Is this pylint error message valid or bogus?

The vast majority of pythoners use None, but I prefer descriptive strings for default values, like this:
from datetime import datetime, timedelta

def midnight_next_day(initial_time="use today's date"):

if initial_time == "use today's date":
initial_time =

return + timedelta(days=1)

Pylint doesn’t like it though:

$ pylint -e
No config file found, using default configuration
************* Module f
E: 10:midnight_next_day: Instance of 'str' has no 'date' member (but some types could not be inferred)

I changed from using a string as the default to None, and then pylint
didn’t mind:

$ cat
from datetime import datetime
def midnight_next_day(initial_time=None):

if initial_time is None:
initial_time =

return + timedelta(days=1)

$ pylint -e
No config file found, using default configuration

Checking where a variable is None is probably much faster than doing string comparison, but I find the string more informative.

Looking for comments. I already posted this to comp.lang.python here and got some good feedback.

9 thoughts on “Is this pylint error message valid or bogus?

  1. there is no need for an if statement:

    initial_time = intial_time or

    the original version is bad because it suggests that your functions is taking string parameters, where in fact it takes datetime objects. Misleading.

  2. Sorry, but that's so nasty. Just use None and provide the description as a comment or in the docstring, please. None exists for a reason.

  3. pylint thinks initial_time might be a string sometimes.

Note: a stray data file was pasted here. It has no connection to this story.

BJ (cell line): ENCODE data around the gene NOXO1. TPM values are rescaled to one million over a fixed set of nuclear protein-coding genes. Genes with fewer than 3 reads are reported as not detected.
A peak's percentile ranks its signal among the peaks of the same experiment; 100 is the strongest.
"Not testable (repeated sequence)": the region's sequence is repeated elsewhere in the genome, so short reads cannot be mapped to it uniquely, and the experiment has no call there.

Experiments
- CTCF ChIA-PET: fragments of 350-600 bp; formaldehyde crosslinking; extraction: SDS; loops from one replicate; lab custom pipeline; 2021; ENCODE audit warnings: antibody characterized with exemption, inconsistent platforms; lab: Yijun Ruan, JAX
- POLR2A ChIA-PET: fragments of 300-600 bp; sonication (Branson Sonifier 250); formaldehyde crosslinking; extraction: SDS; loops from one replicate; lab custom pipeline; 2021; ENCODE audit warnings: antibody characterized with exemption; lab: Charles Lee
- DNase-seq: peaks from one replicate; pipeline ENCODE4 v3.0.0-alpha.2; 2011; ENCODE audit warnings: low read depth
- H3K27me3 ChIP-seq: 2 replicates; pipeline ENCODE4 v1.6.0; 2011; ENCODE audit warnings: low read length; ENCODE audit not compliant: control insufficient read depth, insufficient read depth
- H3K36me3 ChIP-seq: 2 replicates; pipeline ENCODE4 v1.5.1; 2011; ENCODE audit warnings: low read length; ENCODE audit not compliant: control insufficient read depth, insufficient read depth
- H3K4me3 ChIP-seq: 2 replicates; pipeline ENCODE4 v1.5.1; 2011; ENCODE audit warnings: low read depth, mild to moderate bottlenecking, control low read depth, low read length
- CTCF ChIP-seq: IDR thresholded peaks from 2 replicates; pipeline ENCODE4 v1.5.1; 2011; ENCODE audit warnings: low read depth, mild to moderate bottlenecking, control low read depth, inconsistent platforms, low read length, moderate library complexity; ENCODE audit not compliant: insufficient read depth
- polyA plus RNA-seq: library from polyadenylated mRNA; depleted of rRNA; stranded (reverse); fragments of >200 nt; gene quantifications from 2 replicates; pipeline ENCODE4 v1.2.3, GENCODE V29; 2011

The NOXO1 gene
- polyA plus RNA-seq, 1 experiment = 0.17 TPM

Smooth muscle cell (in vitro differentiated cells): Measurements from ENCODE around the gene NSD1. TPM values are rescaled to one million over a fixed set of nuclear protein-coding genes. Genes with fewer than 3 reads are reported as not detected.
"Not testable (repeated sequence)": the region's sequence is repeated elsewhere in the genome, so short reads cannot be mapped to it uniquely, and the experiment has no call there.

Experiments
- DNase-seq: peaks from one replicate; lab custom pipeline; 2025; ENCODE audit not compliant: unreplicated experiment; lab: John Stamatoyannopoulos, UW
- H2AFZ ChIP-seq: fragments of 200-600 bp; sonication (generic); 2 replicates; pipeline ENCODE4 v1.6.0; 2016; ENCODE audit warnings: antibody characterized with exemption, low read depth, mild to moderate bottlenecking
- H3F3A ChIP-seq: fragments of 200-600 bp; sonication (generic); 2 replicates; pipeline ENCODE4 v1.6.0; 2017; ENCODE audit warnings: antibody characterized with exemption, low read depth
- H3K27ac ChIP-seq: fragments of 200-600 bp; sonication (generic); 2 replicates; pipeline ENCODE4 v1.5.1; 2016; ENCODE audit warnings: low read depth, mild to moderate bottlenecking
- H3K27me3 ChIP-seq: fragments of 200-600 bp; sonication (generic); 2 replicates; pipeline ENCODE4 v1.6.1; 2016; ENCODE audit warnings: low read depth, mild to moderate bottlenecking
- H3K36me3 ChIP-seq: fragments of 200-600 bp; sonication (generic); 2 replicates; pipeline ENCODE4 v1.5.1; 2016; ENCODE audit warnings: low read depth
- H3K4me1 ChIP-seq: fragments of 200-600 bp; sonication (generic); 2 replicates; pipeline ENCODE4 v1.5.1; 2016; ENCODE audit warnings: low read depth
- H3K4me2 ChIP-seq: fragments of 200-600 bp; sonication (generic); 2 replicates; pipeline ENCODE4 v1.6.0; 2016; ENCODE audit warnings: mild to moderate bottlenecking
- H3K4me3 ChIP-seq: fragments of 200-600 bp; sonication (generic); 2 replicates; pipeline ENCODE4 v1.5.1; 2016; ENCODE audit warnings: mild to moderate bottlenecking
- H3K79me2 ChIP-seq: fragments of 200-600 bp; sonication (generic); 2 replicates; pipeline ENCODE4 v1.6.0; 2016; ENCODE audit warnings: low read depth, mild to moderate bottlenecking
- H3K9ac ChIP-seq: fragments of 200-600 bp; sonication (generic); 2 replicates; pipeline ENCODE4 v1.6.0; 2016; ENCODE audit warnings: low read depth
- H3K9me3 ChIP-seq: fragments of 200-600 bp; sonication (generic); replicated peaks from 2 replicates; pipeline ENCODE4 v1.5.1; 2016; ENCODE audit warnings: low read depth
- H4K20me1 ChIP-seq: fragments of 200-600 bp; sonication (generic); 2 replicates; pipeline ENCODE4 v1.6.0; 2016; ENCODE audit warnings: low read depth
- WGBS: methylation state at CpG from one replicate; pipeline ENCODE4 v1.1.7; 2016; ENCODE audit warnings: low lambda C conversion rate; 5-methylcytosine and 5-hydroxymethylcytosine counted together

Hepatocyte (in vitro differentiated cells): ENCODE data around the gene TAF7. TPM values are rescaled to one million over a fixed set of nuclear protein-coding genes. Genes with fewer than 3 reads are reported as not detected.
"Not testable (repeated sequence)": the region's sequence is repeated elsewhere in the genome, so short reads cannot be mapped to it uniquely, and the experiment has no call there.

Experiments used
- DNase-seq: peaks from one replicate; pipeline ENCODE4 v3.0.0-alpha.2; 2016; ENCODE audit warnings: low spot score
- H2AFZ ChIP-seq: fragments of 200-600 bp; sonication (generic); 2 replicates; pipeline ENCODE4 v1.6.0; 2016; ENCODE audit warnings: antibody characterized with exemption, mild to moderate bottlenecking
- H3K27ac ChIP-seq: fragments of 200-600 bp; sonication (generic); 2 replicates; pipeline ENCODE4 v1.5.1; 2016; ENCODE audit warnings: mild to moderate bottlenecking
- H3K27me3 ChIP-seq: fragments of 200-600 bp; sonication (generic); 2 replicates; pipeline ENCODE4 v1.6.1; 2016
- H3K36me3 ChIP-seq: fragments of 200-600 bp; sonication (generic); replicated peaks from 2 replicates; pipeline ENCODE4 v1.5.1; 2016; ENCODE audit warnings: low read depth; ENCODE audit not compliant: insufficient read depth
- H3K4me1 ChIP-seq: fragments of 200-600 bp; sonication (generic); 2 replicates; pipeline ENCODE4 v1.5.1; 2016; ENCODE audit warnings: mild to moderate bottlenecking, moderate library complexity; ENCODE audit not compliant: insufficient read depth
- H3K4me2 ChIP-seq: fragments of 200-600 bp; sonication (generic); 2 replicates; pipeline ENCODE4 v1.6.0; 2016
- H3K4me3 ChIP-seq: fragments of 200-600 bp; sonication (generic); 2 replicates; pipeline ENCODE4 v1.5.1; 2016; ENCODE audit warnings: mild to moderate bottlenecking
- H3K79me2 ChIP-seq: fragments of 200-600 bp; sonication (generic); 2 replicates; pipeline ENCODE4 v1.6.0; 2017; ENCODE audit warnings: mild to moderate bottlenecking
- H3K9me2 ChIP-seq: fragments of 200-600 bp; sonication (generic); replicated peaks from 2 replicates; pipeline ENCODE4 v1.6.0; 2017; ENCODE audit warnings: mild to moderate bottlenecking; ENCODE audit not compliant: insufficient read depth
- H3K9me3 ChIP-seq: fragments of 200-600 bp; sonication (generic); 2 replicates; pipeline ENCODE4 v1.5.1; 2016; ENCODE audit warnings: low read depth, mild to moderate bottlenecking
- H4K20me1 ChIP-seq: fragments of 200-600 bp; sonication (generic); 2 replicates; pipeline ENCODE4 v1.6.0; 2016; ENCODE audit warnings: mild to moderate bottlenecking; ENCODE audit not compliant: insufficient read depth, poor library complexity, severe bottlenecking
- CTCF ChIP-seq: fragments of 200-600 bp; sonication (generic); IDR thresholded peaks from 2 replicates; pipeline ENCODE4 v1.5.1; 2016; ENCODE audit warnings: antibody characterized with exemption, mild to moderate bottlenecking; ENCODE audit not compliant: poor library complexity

>>> def midnight_next_day(initial_time=”use today's date”):

    if initial_time == “use today's date”:
    initial_time =

    return + timedelta(days=1)

    >>> midnight_next_day()

    Traceback (most recent call last):
    File “<pyshell#24>”, line 1, in <module>
    File “<pyshell#23>”, line 6, in midnight_next_day
    return + timedelta(days=1)
    AttributeError: 'str' object has no attribute 'date'

  4. I'd turn it into two functions: midnight_tomorrow() and midnight_after(initial_date). Default arguments tell you that you're probably violating the SRP. (Or maybe they're *always* violations; I haven't thought enough about it yet.) Here's a version with two functions:

    def midnight_tomorrow():
    ….return midnight_after(

    def midnight_after(initial_time):
    ….return + timedelta(days=1)

    There are no conditionals needed, it's two eloc instead of three, and there's less thinking required by the guy who calls these functions. The caller doesn't need the docstring suggested above by Alex or the descriptive default value you used; the functions' names are fully self-descriptive.

  5. Nicely refactored.
    “Gordian knot? What gordian knot? Just a bunch of pieces of rope on the floor here.” ๐Ÿ™‚

  6. > The vast majority of pythoners use None, but I prefer descriptive strings for default values

    If you do that, you're communicating badly.

    Python's default arguments mean something very specific, and readers will expect it: โ€œthis argument can be omitted, and if so, *this value will be used instead*โ€. By putting a value there that you never intend on using, you subvert that communication.

    Please, if you don't have a good static value to use, just stick with the conventional sentinel value: None.

    If you need None for some other purpose (e.g. you need to tell the difference between the default and a user-supplied None), use a clearly-for-no-other-purpose object, such as a module-local name bound to a unique object() instance.

  7. I agree with the commenters on clp – as a user of the function looking at the signature, I would expect that initial_time needed to be a string.

    If you wanted to use something more explicit than None, then you could use a placeholder object, e.g.

    TODAY = object()
    def midnight_next_day(initial_time=TODAY):
    if initial_time is TODAY:

    however pylint still complains that instance of object does not have a date method.

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